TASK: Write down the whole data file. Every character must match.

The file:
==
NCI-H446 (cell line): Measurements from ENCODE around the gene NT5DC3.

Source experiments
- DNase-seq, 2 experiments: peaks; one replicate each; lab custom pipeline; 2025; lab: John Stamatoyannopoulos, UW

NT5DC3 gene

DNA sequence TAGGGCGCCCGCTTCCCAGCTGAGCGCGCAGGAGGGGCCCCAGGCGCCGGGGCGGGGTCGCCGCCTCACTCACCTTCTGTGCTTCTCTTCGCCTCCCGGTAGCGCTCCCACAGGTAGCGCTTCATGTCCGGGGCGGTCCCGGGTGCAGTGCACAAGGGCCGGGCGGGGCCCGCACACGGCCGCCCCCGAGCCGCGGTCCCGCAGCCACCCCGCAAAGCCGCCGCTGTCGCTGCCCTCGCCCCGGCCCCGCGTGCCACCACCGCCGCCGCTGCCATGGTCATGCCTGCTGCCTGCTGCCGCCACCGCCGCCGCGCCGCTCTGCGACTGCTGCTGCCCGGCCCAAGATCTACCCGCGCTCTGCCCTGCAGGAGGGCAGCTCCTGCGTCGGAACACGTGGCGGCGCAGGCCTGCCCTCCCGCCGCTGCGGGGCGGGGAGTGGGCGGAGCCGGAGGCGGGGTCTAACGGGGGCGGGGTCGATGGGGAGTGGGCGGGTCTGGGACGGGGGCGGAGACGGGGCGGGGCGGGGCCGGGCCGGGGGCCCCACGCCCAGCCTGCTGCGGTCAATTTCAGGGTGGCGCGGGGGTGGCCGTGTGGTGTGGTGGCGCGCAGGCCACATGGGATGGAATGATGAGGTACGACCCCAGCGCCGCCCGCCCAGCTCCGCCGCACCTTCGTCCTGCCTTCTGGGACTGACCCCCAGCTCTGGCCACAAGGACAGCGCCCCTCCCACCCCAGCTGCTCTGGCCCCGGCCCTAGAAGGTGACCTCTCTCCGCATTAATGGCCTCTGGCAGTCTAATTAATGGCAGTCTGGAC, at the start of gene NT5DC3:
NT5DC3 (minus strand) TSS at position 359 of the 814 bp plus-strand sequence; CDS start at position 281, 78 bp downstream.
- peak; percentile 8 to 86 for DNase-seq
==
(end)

NCI-H446 (cell line): Measurements from ENCODE around the gene NT5DC3.

Source experiments
- DNase-seq, 2 experiments: peaks; one replicate each; lab custom pipeline; 2025; lab: John Stamatoyannopoulos, UW

NT5DC3 gene

DNA sequence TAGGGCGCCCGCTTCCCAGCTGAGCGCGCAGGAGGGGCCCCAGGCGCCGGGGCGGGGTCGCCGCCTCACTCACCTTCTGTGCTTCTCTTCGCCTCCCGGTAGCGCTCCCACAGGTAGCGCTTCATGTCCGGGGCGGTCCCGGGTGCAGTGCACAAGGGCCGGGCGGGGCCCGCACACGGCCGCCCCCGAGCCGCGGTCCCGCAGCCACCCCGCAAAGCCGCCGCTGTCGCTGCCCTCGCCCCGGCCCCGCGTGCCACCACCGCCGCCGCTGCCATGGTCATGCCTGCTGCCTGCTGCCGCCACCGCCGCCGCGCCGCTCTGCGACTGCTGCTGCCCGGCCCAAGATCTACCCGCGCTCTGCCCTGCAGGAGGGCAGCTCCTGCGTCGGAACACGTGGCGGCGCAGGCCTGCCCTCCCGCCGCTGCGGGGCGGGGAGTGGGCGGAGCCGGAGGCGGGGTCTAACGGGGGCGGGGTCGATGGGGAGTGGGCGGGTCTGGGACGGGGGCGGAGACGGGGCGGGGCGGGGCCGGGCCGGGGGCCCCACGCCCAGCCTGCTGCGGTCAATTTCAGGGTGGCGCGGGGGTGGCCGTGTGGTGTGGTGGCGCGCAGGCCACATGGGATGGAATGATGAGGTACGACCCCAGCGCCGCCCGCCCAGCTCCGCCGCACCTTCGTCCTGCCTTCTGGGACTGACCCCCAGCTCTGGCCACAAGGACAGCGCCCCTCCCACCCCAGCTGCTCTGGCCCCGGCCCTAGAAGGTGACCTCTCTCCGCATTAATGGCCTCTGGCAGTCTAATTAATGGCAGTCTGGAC, at the start of gene NT5DC3:
NT5DC3 (minus strand) TSS at position 359 of the 814 bp plus-strand sequence; CDS start at position 281, 78 bp downstream.
- peak; percentile 8 to 86 for DNase-seq